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November 2002: Volume 44, Number 11

The Role of ANSI in Drinking Water Product Standards, Testing and Certification
by Tom Bruursema

The American National Standards Institute -- more commonly referred to as ANSI -- is an organization often referred to, but not so well understood. In fact, it plays a very important role in drinking water, as it does in many other fields, both domestically and internationally. A better understanding of ANSI can provide a valuable asset to the drinking water treatment device industry -- also known as the point-of-use/point-of-entry (POU/POE) water treatment industry -- and another important sales tool for many companies.

A structure for harmony
As an introduction, ANSI is a private, non-profit organization founded in 1918. Today, it has 75 employees and more than 1,000 company, organization, government agency, institutional and international members. Its approximate annual budget is $16 million, and it is the official U.S. representative to the International Accreditation Forum (IAF), the International Organization for Standardization (ISO) and, via the U.S. National Committee, the International Electrotechnical Commission (IEC). ANSI is also the U.S. member of the Pacific Area Standards Congress (PASC) and the Pan American Standards Commission (COPANT).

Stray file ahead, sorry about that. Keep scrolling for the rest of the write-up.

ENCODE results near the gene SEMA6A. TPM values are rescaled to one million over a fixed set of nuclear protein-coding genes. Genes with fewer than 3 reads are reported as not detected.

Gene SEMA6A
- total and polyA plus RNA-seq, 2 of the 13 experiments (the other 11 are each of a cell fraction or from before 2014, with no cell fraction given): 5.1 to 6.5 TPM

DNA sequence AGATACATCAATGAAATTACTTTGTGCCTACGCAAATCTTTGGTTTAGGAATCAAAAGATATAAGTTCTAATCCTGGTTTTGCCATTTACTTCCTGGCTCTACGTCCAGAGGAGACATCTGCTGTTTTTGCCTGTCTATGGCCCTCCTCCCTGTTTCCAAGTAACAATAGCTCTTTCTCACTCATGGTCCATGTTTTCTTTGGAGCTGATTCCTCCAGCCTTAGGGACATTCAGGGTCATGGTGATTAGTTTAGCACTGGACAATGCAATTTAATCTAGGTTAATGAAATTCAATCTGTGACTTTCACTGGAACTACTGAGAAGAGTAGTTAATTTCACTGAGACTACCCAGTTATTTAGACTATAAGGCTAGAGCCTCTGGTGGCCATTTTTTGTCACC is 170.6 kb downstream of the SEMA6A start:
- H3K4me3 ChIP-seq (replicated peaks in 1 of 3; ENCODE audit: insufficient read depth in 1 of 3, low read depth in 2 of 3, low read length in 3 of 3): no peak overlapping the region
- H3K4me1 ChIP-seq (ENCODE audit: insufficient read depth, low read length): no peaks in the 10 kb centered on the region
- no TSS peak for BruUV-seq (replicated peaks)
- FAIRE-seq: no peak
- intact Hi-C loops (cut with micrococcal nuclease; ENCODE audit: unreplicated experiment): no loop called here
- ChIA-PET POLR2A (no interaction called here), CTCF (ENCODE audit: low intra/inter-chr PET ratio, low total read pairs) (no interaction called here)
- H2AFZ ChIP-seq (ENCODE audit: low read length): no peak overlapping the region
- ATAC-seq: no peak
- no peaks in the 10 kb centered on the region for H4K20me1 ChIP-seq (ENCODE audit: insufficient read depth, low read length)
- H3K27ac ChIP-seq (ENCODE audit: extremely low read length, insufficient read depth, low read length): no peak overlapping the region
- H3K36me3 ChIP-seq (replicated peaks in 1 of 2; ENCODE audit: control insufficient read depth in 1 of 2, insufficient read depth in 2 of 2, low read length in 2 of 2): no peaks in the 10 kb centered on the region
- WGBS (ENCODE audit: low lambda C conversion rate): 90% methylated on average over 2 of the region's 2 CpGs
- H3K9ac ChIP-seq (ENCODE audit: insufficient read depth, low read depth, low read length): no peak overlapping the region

The organization’s primary responsibility is to administer and coordinate the U.S. voluntary standardization and conformity assessment system. To put it another way, it is the watchdog for those organizations who claim to write consensus product standards (“voluntary standardization”), and those who provide third-party certification services against such standards (“conformity assessment”) such as NSF International.

Voluntary standardization